So, for all that biography and writing history, in one post  I get labeled by Guillermo Parra the "privileged [oh-besides being an immigrant, I grew up in lower working class, Jamaica, Queens--] "White North American.” So a non-American working class Hollander figure has been morphed by Guillermo Parra into someone “so avant-garde,” and Parra somehow has me pegged as Carlos b. Carlos Suares? Huh? This is absurd. Well, o.k.—I guess I have to take the brunt of the attack—it’s to be expected, since I’m a messenger writing on behalf of Il Gruppo (which does exist—see point 2)

But here’s the real point: if Carlos Suarès was really allowed to be read on his own terms, if rather than being personally vilified as my “ludicrous pseudonym” who is “threatening” Yepez, people would actually see that Carlos has had nothing but a lot of history of love for and attention to Yepez’s oeuvre (he even says this in the excerpt posted about “the Heriberto I loved” whose image Carlos tried to save before he had to abandon his hero because of his scholarly follies.

In the Letters for Olson, Carlos Suarès goes into great depth about his love and admiration and critique of Yepez. Well, these letters will now not be seen because the Chicago Review—perhaps out of fear, of what I don’t know—has silenced the Suarès letters. And in response to this end-game by the Chicago Review, Jack Hirschman, the former SF poet laureate, has now also said “no” to that magazine, and has written me to ask them to not let the magazine publish his Letter for Olson, which also addresses Yepez’s book.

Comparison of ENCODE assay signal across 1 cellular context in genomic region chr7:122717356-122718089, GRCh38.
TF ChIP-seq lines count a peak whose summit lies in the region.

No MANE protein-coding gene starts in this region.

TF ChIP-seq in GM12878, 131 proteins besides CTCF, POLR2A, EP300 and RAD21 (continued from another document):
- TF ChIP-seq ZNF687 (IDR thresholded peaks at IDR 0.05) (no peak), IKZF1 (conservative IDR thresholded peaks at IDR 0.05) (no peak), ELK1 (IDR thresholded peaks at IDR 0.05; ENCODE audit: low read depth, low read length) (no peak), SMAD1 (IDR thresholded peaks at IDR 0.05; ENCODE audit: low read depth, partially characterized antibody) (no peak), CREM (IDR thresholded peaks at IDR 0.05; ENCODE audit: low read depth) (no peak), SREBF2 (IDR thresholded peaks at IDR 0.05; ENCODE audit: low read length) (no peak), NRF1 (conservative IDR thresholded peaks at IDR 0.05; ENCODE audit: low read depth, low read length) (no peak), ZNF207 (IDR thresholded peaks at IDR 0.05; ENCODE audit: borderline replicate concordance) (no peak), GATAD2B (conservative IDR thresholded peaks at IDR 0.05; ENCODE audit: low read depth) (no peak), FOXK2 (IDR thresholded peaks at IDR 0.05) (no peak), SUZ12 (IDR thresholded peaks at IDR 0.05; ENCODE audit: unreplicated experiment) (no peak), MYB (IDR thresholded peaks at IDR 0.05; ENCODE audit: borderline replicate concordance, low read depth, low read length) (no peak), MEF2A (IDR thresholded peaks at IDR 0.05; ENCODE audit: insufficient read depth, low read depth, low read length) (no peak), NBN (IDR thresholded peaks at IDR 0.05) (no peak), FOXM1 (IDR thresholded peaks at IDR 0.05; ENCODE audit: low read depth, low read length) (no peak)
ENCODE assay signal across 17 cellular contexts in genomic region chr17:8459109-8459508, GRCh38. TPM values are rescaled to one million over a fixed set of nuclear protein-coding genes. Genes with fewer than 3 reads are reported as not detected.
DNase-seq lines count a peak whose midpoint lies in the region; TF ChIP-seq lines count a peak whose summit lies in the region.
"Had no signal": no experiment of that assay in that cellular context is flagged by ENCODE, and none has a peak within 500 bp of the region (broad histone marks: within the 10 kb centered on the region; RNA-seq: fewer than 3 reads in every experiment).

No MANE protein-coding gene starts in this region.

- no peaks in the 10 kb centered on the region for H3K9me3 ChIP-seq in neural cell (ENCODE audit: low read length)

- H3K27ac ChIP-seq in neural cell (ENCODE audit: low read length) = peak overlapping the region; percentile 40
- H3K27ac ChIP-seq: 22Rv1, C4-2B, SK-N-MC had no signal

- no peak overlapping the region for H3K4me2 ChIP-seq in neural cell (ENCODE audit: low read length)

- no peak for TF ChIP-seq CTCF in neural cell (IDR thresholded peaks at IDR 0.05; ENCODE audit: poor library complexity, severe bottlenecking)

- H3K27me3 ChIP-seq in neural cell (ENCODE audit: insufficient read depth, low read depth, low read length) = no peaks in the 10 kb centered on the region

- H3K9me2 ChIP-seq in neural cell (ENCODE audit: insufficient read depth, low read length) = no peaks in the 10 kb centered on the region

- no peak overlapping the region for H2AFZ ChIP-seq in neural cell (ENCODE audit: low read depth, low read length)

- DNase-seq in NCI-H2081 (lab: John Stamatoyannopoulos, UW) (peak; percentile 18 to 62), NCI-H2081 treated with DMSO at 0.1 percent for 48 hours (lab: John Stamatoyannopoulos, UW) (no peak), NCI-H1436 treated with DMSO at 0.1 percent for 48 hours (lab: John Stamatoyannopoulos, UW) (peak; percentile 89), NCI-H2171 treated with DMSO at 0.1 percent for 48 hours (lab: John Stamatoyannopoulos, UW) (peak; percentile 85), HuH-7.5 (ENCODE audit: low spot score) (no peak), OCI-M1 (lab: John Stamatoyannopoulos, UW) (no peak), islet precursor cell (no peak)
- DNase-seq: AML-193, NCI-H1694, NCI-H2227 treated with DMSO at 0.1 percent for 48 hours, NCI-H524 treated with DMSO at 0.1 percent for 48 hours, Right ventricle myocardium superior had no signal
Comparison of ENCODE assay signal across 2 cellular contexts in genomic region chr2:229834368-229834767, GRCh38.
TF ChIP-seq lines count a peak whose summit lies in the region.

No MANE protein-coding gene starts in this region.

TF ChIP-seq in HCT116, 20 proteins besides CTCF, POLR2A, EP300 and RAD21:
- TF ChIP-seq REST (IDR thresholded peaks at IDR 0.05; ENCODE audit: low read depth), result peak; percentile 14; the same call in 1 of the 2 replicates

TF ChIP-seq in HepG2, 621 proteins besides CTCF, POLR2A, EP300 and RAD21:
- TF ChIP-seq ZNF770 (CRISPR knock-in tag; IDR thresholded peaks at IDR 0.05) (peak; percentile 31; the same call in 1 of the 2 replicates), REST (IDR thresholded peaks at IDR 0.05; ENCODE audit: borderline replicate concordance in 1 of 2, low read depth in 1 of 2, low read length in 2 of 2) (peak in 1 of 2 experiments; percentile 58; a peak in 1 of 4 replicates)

2) in their Facebook and Twitter posts, Guillermo Parra (and others?) do not believe these other writers Amiri Baraka, Diane di Prima, Jack Hirschman, Ammiel Alcalay, Benjamin Hollander, Ricardo Cázares, and Carlos b. Carlos Suarès) are a part of Il Gruppo, that's it's me, alone:
“There is no Il Gruppo. It's Benjamin Hollander's excuse to personally attack Heriberto Yépez for daring to critique Charles Olson.”

Does he want to see my emails from Baraka, or Ammiel Alcalay's email from Diane di Prima, or the letter on Olson and Yepez from Jack Hirschman --"the  legendary American communist poet and activist," whom I see almost every week--all of whom support and are a part of  Il Gruppo
Well, no need to open up the email box, let's give Guillermo and friends objective, visual proof:

Just let them  look at Alcalay introducing Baraka at Gloucester, Oct. 2013:
first at appx 8 minutes  and 40 seconds in this video, before Baraka comes on stage, Alcalay mentions Baraka’s support of Il Gruppo, and the ridiculousness of Yepez’s claims (Yepez has written: “From various perspectives, then, the “projective” has much less to do with a poetics of “energy” and “breathing” than it does with a poetics of military movements and information gathering transformed into a poetic sublime”)

Alcalay  says: “well, since Amiri published Projective Verse, [which Yepez suggests is a military —metaphor] ”well, if Olson is the big imperialist, then, by association, Amiri [as his publisher], must be a small imperialist”) What a thought!

then,  Baraka himself talking about Yepez, briefly, dismissively, http://www.youtube.com/watch?v=WWx6Sp6YSm4, saying
at appx. 24:50--25:25 
"That dude who wrote that  book in Mexico, whatever his name is, saying that Olson was an imperialist all he has to do is read this passage" in Olson—Olson’s poem  (Baraka emphasizing that this dude--Yepez--is clueless, just read this passage, please!)
Out of Song 3—from “Songs of Maximus”

 In the midst of plenty, walk
                as close to
                          In the face of sweetness,
                            In the time of goodness,
                go side, go